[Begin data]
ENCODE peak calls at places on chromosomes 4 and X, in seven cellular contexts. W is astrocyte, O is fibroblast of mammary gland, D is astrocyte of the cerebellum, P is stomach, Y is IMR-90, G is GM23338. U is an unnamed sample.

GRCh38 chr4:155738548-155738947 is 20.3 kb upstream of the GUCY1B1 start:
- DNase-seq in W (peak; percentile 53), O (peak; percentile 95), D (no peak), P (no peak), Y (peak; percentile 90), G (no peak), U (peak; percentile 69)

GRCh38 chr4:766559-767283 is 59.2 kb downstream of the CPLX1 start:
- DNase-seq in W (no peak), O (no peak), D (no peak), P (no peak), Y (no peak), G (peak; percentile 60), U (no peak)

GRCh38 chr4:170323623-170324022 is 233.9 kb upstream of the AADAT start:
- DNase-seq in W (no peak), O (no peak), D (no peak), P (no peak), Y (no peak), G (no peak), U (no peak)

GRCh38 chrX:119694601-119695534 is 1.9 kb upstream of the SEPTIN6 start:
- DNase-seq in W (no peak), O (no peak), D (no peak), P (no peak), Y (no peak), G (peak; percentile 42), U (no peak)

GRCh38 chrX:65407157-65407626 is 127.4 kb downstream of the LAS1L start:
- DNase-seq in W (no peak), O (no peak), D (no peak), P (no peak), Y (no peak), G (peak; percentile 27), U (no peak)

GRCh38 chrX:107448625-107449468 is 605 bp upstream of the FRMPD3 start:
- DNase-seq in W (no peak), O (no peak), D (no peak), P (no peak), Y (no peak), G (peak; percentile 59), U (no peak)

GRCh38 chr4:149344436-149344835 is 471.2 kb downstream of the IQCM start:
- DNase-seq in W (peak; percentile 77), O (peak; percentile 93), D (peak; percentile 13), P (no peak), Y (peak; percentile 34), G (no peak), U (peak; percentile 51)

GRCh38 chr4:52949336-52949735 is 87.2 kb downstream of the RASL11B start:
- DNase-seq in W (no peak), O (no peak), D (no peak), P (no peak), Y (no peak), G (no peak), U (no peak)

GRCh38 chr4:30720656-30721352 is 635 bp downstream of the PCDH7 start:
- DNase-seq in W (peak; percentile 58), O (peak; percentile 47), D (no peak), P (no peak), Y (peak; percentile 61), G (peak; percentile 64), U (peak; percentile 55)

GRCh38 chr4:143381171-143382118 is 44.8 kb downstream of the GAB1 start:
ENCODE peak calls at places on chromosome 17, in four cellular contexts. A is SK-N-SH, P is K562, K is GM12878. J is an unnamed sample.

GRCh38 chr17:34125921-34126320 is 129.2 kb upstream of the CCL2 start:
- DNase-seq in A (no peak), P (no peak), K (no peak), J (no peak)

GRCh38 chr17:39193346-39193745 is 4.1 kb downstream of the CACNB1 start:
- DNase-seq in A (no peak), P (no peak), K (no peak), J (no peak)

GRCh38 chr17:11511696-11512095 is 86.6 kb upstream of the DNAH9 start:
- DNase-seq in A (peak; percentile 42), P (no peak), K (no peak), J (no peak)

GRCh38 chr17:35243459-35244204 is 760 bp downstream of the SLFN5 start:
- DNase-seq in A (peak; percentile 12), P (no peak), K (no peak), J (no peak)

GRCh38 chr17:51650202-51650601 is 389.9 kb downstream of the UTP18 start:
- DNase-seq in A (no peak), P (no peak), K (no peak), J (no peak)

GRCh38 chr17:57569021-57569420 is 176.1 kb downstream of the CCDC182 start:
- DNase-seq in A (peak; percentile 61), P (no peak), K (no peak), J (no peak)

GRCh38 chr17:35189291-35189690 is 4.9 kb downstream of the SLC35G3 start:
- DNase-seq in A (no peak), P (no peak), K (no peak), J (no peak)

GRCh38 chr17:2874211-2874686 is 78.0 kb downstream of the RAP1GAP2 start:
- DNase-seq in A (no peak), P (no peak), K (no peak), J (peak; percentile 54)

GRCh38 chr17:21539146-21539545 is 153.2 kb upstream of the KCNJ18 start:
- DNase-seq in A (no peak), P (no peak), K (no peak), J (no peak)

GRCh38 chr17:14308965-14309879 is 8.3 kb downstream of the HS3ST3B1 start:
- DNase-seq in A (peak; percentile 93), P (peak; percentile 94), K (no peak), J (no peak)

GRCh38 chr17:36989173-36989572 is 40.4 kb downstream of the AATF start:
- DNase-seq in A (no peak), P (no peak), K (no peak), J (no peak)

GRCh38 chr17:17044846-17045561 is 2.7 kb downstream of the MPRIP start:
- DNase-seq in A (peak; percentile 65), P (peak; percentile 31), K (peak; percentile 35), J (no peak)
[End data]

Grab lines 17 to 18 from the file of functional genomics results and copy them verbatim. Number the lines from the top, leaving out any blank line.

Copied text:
- DNase-seq in W (no peak), O (no peak), D (no peak), P (no peak), Y (no peak), G (no peak), U (no peak)

GRCh38 chr4:30720656-30721352 is 635 bp downstream of the PCDH7 start: